Cost to Serve – a fresh approach.

Analysing a company’s cost to serve has been a recurrent theme throughout my career spanning multiple sectors – and with good reason. Performing a Cost to Serve analysis makes sense of what it actually costs to serve customers varying in both order size and geographic location, bringing valuable insights and opportunities for improvement. However, frequently the outputs are not then translated into action for the wider business.

What is Cost to Serve?

Often the first time that a company reconciles cost and operational information in a meaningful way, Cost to Serve analysis aligns annual volumes by customer and location with the cost of each operational activity required to deliver.

Typical outputs include:

  • The cost of serving smaller customers (in volume and average drop size) is greater per unit than the cost of serving larger customers
  • That for large customers with a range of store sizes (think supermarkets with convenience stores / forecourts alongside their large stores), the cost of serving the smaller outlets is far larger, per unit, than the larger outlets
  • Customers with a higher proportion of delivery points that are further away from the distribution centres have a higher cost of service than those closer to the DCs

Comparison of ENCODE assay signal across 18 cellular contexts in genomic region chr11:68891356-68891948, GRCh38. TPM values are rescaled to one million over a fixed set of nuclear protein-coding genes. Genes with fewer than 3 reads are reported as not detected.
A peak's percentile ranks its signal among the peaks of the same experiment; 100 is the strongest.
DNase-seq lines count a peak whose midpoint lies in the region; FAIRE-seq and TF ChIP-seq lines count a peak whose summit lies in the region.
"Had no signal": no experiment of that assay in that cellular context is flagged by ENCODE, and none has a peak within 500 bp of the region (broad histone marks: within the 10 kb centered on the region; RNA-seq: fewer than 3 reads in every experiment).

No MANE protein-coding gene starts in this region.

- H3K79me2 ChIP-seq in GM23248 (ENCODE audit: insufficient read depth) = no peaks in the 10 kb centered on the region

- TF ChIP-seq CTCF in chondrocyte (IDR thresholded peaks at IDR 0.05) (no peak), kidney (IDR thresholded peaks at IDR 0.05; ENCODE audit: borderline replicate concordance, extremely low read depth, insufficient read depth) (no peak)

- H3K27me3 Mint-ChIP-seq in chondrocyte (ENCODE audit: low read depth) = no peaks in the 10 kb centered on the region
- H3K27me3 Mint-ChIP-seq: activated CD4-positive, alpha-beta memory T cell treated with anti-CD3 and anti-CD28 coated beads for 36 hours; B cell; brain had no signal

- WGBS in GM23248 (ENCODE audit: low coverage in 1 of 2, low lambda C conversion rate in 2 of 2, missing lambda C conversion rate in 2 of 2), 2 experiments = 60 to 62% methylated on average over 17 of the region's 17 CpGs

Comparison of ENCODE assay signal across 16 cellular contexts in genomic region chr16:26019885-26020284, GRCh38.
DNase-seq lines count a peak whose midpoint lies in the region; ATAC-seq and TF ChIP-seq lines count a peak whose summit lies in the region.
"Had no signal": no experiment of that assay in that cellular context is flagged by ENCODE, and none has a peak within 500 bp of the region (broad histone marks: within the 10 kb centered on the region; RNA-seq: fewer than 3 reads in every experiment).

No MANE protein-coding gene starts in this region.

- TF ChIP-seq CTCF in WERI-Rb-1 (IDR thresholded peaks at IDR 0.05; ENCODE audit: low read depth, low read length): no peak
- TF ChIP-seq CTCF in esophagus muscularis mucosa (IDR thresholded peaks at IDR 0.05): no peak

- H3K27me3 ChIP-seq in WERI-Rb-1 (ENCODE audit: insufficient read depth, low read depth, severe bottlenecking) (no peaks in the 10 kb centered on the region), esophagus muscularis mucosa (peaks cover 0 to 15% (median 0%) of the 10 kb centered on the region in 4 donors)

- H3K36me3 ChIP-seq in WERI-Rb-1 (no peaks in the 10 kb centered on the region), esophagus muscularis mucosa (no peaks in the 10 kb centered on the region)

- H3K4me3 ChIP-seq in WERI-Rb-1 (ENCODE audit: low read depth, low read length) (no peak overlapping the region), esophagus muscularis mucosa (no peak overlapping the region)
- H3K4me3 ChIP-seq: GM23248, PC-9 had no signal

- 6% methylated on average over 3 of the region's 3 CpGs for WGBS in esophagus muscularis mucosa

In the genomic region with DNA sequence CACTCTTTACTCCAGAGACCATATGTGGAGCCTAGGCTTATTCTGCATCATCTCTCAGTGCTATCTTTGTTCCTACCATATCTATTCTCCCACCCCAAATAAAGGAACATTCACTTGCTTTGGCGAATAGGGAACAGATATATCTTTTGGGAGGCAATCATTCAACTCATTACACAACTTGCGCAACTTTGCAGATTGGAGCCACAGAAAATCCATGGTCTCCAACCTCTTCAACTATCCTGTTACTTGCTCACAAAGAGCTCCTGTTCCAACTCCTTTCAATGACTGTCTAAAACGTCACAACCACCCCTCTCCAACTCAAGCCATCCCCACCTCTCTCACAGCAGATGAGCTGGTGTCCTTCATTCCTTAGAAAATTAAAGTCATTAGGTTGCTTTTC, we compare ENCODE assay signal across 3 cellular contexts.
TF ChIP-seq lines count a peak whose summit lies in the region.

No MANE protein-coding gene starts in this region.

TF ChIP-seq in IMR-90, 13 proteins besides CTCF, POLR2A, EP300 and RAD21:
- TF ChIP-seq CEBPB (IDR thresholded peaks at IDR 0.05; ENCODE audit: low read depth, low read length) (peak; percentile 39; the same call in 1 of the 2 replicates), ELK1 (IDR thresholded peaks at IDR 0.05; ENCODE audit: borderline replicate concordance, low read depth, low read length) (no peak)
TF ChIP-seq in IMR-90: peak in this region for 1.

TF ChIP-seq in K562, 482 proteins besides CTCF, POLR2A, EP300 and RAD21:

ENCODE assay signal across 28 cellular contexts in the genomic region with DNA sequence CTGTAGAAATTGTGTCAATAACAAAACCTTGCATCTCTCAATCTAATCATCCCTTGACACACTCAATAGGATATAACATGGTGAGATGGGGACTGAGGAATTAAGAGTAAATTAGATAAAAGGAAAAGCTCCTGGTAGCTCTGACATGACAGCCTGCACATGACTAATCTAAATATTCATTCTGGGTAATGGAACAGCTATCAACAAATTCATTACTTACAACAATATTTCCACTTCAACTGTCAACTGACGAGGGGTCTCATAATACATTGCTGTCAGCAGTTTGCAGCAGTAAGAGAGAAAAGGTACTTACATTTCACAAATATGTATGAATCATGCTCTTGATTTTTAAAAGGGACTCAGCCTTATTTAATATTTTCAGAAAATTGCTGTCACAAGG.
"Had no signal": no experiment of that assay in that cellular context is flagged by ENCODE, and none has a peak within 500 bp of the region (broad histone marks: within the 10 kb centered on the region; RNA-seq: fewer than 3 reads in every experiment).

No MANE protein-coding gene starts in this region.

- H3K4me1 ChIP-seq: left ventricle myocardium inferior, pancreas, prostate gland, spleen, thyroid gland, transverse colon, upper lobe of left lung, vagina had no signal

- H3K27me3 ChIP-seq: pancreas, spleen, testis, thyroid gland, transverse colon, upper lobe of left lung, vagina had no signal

Developing the Analysis

Rather than focus on the fact that, for example, forecourt deliveries cost X times as much per unit as deliveries to hypermarkets, it would be of greater value to show what is driving the cost of the (relatively) high unit costs, and what could be done to help reduce them. 

With a review of the model, it might instead be possible to answer:

  • What would be the impact of reducing delivery frequency on high unit cost outlets? Maybe not feasible for convenience stores, but potentially an option for more distant locations.
  • How could fixed delivery routes help with reducing delivery costs? Could a series of milk rounds be constructed for smaller customers, with a ‘fixed’ volume per drop, thereby both speeding up the delivery time, and ensuring that a known number of drops per vehicle can be undertaken each day.
  • What volume could be added to a delivery network (from complimentary brands) that could change the dynamic of parts of your delivery network and help reduce costs?

Vital in turning the conversation from ‘these are the problems’ to ‘these are the ways we can create a lower cost base – which shall we take to our customers first?’

If you have any questions about performing a cost-to-serve analysis, you can catch me on my email, Jon.Nicholas@trymconsulting.com, I’d be happy to help.